6. alan white
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    alan white Senior Member

    AK--- did the foil also make drag as well as lift? Did it skew the boat (cause weather helm)?
     
  7. CrazyRU
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    CrazyRU Junior Member

    Kruger canoe


    Kruger canoe
    http://krugercanoes.com/images/krugerSeaWindsCarib.jpg

    has built in hardware to convert two boats into catamaran for rougth water paddling and sailing.
    They normally use bi-plan twin sail rig and leeboards however it is faster to paddle the boats upwind.
    [​IMG]
    There are some European companies sell kits to transfer two kayaks into sailing catamaran
    http://www.variocat.de/index.php?Variante_FaltbootCat
     
  8. Chris Ostlind

    Chris Ostlind Previous Member

    Attached Files:

  9. fabrice
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    fabrice Junior Member

    Thanks a lot for all your answers !
    food for thoughts, I guess.
    The variocat seems to be the nearest concept, and comes with a large board and rudder. I might stick to this.
    I'd like to stress that I'm not trying to sail my yaks, but actually use the available hulls. I really enjoy paddling a kayak.
    If only this comes to a happy ending, I'll post pics and give backup info.
    humm, eventually, it could end in buying a used hobie, but I should have learned a lot in the meantime I hope. :D
     
  10. fabrice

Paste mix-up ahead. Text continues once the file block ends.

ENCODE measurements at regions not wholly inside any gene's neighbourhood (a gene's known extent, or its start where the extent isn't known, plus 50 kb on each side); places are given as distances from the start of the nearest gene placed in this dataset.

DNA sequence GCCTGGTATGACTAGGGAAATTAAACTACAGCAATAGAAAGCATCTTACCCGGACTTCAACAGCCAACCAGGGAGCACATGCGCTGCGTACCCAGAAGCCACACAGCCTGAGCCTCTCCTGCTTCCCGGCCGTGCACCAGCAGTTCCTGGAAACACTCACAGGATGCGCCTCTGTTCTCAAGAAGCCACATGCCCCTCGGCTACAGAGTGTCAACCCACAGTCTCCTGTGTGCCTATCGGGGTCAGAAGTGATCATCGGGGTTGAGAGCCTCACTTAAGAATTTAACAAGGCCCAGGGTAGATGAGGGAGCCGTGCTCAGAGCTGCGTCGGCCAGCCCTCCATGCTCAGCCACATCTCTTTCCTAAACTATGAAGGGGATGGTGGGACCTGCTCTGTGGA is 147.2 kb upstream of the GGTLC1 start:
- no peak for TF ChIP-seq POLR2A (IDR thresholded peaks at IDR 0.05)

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    fabrice Junior Member

  11. ancient kayaker
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    ancient kayaker aka Terry Haines

    Yes: the Bruce foil was a bit draggy, but it was low aspect ratio (1:1) and I just used a flat piece of ply - not a proper hydrofoil profile, so efficiency was not to be expected. I knew even less about sailboat design then than I do now.

    I did not notice significant skewing. It would make some progess upwind but not as fast as paddling, but I only had 15 sq ft of sail area, and it was asymmetrical with both the foil and the mast offset to one side and a canted sail as well as the foil. Biggest problem was tacking because the kayak took too long to turn and often got into irons. Just an experiment but lots of fun.
     
  12. rwatson
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    rwatson Senior Member

    Try looking up James Wharrams designs. He does a cat that is designed as two individual canoe hulls.

    Its a plywood design you can get plans for
     
  13. fabrice
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    fabrice Junior Member

    rwatson, this link is great.

    Hitia makes sense to me, although hitia hulls are V shaped : coming more from polynesian canoe than kayak.

    Thanks !
     
  14. ancient kayaker
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    ancient kayaker aka Terry Haines

    I would imagine a Vee shaped hull makes sense in a dedicated catamaran to minimise the increase of wetted surface as one hull takes the entire weight when heeled with the other hull out of the water. Such a Vee shaped hull would be useless as a monohull, and a Hitia, although small, is far from the 2-kayak concept of the first post.
     

  15. fabrice
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    fabrice Junior Member

    humm, I read from other sources that the V shape is more wetted than U or elliptic.
    I'm new to these concepts, so I believe what I read (maybe misread, indeed :D )
    So far, It comes to my mind that the V shape is more likely to be accurate without any "whatever"board.
    Most trad/ethnic canoes I see sailing on the web roughly take the same V shape.

    So ... I guess you're right from a hull designer point of view.
    Hulls apart : same LOA (17), symetric, simple design.

    Maybe inflatable cats could be nearest in concept and usage. I just ran into "smartkat".
    --> centerboard, centered rudder.
    Inspiring.